My favorite protestors.

What about you? How do you discuss and navigate the waters of social causes and issues in your family?

– MD

That Time I Auditioned for Listen to Your Mother…

And other parts of my weekend…

On Saturday afternoon I auditioned for the Madison show of Listen to Your Mother. It was held at the lovely Happy Bambino.

I was nervous, not because I’m afraid of public speaking. I’m actually not. Not too much at least, but because I was reading something completely new and something I haven’t talked about on the ‘ol blog. I promise to share the piece whether or not I read it on stage. But the experience was powerful, and Ann and the stage manager were so kind and complimentary, I told them that they needed to open a drive-through compliment business. I left buoyed and hopeful.

I will find out this week if I made it or not. Last I heard there were 40 women auditioning for 12 spots. I’ll feel OK if I don’t make it, because it made me put some feelings down on actual paper. Yes, I wrote one draft that I ended up using, on actual paper. Using a pen and all. I will report back!

But the night before I got to work on a really satisfying craft project, thanks to NVC. She bought supplies to make fabric-covered buttons, and I cranked out a number of rubber bands, bobbie pins and barrettes for Miss Red.

fabric-covered buttons

Sorry for the poor photos. Taken with my phone.

When I showed her the “3” rubber band, she said “But I am three and a HALF, not three.” Point taken.

And here she is, actually wearing her barrettes:

Miss Red, barretted.

Sunday we went to a Stellar 3rd birthday party, hosted by Megan of Accidents Will Happen. I love how, when people ask us how we know one another and I tell them that we met on Twitter, they look somewhat shocked. It’s true. We followed each other on Twitter, and then one day took a giant leap and had a play date. And we lived to tell the tale!

Have you done anything lately that got you out of your comfort zone? Made any buttons? Went to any kid birthday parties?

– MD

A to Z

Similar to Ginger, I’ve seen these floating around a few blogs. They remind me of email forwards. Remember those, people?! Email FORWARDS, where you had to delete all of the random junk at the beginning to “clean up” your email. Play along!

A. Age: 34

B. Bed size: Queen.

C. Chore that you hate: Dishes. Save me from doing the dishes. I had to do them all growing up and hated it. Still hate them.

D. Dogs: 0. I adore dogs, but I refuse to pick up dog poop.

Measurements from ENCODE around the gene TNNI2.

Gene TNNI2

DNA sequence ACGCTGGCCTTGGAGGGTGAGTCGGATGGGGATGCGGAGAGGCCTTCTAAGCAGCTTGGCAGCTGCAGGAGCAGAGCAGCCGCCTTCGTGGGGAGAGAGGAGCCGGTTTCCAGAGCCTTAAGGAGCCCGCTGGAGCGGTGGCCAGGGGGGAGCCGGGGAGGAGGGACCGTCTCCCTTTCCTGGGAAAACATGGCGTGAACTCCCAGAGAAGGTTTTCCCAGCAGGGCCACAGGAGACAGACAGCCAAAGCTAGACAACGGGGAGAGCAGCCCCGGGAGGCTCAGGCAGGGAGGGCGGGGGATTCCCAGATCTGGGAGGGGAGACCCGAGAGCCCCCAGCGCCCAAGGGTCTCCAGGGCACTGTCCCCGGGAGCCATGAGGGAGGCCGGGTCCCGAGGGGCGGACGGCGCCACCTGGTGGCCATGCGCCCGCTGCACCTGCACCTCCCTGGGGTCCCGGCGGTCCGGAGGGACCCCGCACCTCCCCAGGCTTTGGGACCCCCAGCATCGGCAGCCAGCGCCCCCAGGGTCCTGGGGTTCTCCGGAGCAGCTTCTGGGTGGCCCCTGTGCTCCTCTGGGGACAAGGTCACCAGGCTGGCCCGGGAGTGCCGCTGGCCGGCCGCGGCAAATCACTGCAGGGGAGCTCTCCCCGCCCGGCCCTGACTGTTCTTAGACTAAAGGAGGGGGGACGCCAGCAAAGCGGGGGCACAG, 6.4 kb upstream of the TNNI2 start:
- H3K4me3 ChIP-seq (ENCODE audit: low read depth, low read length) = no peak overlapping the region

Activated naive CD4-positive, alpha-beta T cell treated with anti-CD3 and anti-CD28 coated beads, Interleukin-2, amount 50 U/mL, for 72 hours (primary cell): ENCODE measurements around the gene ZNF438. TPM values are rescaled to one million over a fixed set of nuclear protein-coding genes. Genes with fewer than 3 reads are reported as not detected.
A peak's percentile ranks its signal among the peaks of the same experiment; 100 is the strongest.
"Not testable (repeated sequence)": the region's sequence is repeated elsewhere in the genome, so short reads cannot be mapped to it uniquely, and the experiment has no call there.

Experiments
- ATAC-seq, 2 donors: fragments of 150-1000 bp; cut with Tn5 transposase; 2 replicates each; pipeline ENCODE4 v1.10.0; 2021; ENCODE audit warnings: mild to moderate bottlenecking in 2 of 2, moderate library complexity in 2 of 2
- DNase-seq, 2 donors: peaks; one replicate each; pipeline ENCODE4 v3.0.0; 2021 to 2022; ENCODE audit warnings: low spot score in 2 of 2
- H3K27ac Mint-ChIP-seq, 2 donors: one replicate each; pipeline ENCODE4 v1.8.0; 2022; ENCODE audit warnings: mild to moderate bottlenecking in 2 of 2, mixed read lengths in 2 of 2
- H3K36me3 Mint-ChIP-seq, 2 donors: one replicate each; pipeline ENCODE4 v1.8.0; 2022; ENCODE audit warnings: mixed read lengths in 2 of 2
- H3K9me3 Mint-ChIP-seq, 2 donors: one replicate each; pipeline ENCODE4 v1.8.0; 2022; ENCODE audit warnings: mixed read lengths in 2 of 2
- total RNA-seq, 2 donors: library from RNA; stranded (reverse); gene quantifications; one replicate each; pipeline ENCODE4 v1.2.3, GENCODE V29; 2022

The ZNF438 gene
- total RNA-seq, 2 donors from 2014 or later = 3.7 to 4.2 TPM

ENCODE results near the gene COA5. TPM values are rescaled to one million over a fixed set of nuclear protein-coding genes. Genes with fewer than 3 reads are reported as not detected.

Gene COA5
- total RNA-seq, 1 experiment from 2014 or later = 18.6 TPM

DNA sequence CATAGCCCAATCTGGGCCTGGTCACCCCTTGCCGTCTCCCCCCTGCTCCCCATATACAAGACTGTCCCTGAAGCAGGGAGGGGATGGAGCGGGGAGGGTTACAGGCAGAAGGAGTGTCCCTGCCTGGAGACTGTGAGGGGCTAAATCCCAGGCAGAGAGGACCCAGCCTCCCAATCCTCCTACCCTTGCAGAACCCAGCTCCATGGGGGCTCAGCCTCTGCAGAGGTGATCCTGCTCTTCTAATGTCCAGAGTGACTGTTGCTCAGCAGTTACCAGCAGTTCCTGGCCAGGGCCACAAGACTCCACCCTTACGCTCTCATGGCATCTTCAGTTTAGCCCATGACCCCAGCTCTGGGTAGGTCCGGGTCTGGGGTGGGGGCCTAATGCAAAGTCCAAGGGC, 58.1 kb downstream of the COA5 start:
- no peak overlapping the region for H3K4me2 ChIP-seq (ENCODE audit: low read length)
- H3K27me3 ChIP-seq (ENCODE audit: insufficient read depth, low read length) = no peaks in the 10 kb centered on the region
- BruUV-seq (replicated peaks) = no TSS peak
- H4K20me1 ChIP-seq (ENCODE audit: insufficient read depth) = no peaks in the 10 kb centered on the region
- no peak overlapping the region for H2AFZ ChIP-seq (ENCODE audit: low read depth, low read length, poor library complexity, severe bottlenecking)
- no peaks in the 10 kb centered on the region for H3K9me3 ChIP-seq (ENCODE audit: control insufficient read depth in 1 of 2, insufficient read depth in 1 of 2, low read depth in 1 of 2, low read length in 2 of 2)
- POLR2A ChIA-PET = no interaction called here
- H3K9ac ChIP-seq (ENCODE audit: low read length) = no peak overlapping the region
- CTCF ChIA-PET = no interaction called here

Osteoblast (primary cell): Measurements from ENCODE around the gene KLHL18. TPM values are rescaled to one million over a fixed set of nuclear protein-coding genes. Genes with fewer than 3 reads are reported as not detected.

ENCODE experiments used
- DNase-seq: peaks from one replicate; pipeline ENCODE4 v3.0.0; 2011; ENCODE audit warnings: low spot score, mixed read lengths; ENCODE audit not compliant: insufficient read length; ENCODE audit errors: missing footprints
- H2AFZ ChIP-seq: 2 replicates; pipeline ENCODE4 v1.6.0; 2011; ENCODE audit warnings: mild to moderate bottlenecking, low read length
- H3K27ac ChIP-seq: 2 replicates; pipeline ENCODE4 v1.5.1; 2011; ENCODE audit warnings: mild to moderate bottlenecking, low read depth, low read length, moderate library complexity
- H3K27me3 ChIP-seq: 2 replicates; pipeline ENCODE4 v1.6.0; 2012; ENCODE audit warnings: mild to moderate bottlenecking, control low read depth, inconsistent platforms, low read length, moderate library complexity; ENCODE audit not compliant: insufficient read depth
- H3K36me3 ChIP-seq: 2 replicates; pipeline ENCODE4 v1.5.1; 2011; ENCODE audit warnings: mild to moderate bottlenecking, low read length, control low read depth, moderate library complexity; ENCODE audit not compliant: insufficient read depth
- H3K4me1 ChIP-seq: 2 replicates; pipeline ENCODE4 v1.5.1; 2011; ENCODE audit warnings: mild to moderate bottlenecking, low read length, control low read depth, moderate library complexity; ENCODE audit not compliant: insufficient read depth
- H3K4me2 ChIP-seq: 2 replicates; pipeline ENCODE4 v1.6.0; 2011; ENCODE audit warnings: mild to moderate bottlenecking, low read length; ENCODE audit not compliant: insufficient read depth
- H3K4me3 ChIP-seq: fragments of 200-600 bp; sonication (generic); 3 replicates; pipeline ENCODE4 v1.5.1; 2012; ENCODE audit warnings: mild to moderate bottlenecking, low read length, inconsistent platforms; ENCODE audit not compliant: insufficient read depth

E. Essential start to your day: Coffee and a shower.

F. Favorite color: Purple.

G. Gold or Silver: Silver.

H. Height: 5’3″

I. Instruments you play: I played the clarinet for nine years and the saxophone (badly) for four. I loved it. I fantasize about joining a community band when I’m retired.

J. Job title: Communications Specialist.

K. Kids: One! Miss Red, y’all.

L. Live: Madison, WI. It’s home.

Madison, WI

M. Mother’s name: Ana María.

N. Nicknames: Birdie, Miss Pants, Mama, Mommy.

O. Overnight hospital stays: One, related to giving birth.

P. Pet peeves: People who don’t wash their hands after they use the bathroom; people who say “sorry” when they mean “excuse me,” people who don’t say “thank you” to service workers, i.e. bartenders, waiters, etc.

Q. Quote from a movie: *Blank.*

R. Right- or left-handed: Right.

S. Siblings: Sister from another mister and brother from another mother.

T. Tattoos & Piercings: One tattoo, three earring piercings, although I still want the extra one in my left ear to close up.

U. Underwear: Always. If you live in the Madison area, I also highly recommend a trip to see Katherine at La Lingerie. It’s life changing.

V. Vegetable(s) you hate: Brussels sprouts and beets.

Brussels sprouts. My sworn enemy.

W. What makes you run late: Oversleeping.

X. X-Rays you’ve had: Teeth.

Y. Yummy food that you make: Soups. I can make some mean soups.

Z. Zoo animal: I used to think tiger, but I have a new-found love of giraffes.


Hi. Hi! *Waves.*

I know, I’ve been pretty MIA. More than at any other time in this blog’s history. It has been a challenging few months. But I’ve figured out how to kind of work through it.